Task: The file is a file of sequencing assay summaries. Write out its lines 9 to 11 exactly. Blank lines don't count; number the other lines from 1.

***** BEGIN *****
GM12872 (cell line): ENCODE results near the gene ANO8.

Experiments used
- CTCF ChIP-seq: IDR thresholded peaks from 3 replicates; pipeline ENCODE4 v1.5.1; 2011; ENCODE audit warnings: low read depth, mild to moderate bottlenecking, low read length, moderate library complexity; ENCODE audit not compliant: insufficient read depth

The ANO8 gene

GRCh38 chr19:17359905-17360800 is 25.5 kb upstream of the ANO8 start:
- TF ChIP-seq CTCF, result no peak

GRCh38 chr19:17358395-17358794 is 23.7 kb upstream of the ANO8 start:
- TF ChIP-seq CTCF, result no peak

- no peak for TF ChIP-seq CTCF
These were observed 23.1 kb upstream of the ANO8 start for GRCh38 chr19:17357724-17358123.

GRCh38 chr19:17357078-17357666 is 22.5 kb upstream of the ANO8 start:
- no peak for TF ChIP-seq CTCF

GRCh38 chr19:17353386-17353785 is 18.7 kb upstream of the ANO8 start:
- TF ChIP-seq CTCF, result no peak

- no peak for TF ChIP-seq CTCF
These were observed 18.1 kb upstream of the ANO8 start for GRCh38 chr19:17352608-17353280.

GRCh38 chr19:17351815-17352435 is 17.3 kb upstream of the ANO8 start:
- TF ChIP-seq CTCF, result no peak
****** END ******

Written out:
- no peak for TF ChIP-seq CTCF
These were observed 23.1 kb upstream of the ANO8 start for GRCh38 chr19:17357724-17358123.

GRCh38 chr19:17357078-17357666 is 22.5 kb upstream of the ANO8 start: